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About the Author
Sophie Tomlinson is a Senior Lecturer in English at the University of Auckland, New Zealand. She has published essays on female performance and women's drama in early modern England, and has edited John Fletcher's comedy The Wild-Goose Chase for the forthcoming Revels Companion Library volume of Three Seventeenth-Century Plays on Women and Performance.
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Cambridge University Press
0521811112 - Women on Stage in Stuart Drama - by Sophie Tomlinson
Introduction: shifting sisters
'Sisters are doin' it for themselves' ran one feminist mantra of the 1980s. Every student of Elizabethan drama learns that, contrariwise, the female roles in Shakespeare's theatre were played by boys and young men whose voices had not yet broken, usually from the ages of about ten to eighteen. Students of Restoration drama discover that in 1660 women began representing themselves on the public stage. How did this cultural transformation come about? And what was the impact on the audience, and on English drama, when 'the woman's part' was indeed performed by a woman? Recent revisionist contributions to English theatre history have overturned the long-held assumption that the Elizabethan public theatre grew out of, and sustained until 1660, a performance tradition that was exclusively male. While the convention of male transvestite performance has received considerable attention, much less interest has been shown in those works, scripted for and by women, in which female theatrical representation is at issue. In this book I wish to widen the range of evidence currently used to guide the questions we ask about 'women and drama' in early modern England. My aim is to investigate the relationship between the idea of the actress in drama and her incarnation on a variety of stages between 1603 and 1670. Rather than viewing the appearance of the professional actress as a decisive change from the past, I demonstrate the literary and theatrical continuities which made her appearance possible. Specifically, I show that the advent of women on the professional stage in 1660 was the outcome of a vigorous debate conducted in the drama and theatrical entertainments of the early Stuart period.
The advent and public acceptance of actresses in the professional Restoration theatres has been seen as a consequence of the familiarity of Charles II and his courtiers with female performance in France, Spain, Italy and Germany, where there was a tradition of women acting in public theatres. In her study The First English Actresses, Elizabeth Howe accounts for the welcoming of women on to the public stage by claiming that the audiences were similarly exclusive at the Caroline court theatre and the Restoration playhouses: 'It was within the select atmosphere of a particular social group that the first English actresses were introduced and flourished.'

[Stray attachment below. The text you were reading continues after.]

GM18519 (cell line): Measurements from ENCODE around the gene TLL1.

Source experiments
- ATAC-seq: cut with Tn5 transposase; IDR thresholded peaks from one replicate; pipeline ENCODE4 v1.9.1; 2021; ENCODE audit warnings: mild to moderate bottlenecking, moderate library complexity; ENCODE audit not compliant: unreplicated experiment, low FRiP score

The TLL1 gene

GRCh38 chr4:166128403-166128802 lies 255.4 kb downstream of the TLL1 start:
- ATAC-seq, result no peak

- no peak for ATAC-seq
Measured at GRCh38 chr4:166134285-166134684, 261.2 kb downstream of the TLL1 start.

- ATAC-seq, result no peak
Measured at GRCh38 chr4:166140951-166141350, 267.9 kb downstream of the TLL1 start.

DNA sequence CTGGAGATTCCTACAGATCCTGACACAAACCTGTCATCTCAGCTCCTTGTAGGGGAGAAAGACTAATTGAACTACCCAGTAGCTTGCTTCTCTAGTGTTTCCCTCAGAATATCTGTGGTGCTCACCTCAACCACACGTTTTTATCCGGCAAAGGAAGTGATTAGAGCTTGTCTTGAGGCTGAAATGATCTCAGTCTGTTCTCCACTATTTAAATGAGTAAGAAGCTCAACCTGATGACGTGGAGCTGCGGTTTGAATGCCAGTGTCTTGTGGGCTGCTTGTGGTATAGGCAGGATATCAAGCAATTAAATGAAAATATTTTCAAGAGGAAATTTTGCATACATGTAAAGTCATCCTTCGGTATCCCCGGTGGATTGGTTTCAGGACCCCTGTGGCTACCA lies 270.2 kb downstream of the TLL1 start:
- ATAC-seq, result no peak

In an earlier, influential essay, Katharine Maus offered a conceptual explanation for the acceptance of women into the professional theatre. Maus argued that the seventeenth century witnessed a major shift in attitude on the part of the playgoing public towards the ideology linking feminine sexuality and the theatre, from condemnation to celebration, accompanied by a shift from a hierarchical to a polar model of sexual relations. While acknowledging the partial validity of these arguments, my study shows that the actress's arrival is part of a much broader shift in the ways women are represented, and are beginning to represent themselves, in the course of the seventeenth century. If we take a long view of the sixty-year period leading up to the Restoration, it is possible to chart changes of attitude towards the idea of the actress in English society, culminating in the experimental operatic productions of William Davenant in the late 1650s in which women sang on a semi-public stage. These changes can be shown to have originated in the innovative theatrical performances of the Danish Queen Anna and the French Queen Henrietta Maria at the early Stuart courts. These two foreign queens were consorts respectively to James VI of Scotland, who ruled England as James I from 1603 to 1625, and his son Charles I, whose reign began in 1625 and culminated in 1642 in the outbreak of the English Civil War. In his cultural biography Anna of Denmark Leeds Barroll makes a crucial point about the altered royal situation in England following the forty-five-year reign of the unmarried Elizabeth I. In the case of a married monarch, Barroll writes, the Crown comprised 'a royal duality - theoretically two regal figures, and two courts'. This political division has consequences for the cultural agency exercised by the two queens consort who figure in this study, in particular for their theatrical performances. Elizabeth I conceived of herself as an actor, commenting in 1586, 'We princes, I tell you, are set on stages, in sight and view of all the world.' But no matter how artfully devised the roles Elizabeth played, she remained first and foremost the monarch; her political role was all-pervasive.
By contrast, early in the Jacobean reign the Privy Council expressed strong reservations about the King's proposal for his wife to take part in a masque, alleging 'it were the ready way to change the mirth of Christmas, to offer any conditions where her Majesty's person is an actor'. Underpinning this objection to the Queen's masquing is a patriarchal notion of the royal spouse, in which Anna's body or 'person' remains subordinate to her husband as head. The fact that Anna performed in Jonson's Masque of Blackness notwithstanding the Council's demurral shows the pliability of patriarchal ideology when faced with what Jonson names in Blackness as 'her majesty's will'. A royal marriage meant a doubling of the royal prerogative, which in turn opened up possibilities both for marital insubordination and for the activation of the political aspirations of 'a number of ambitious and talented women'.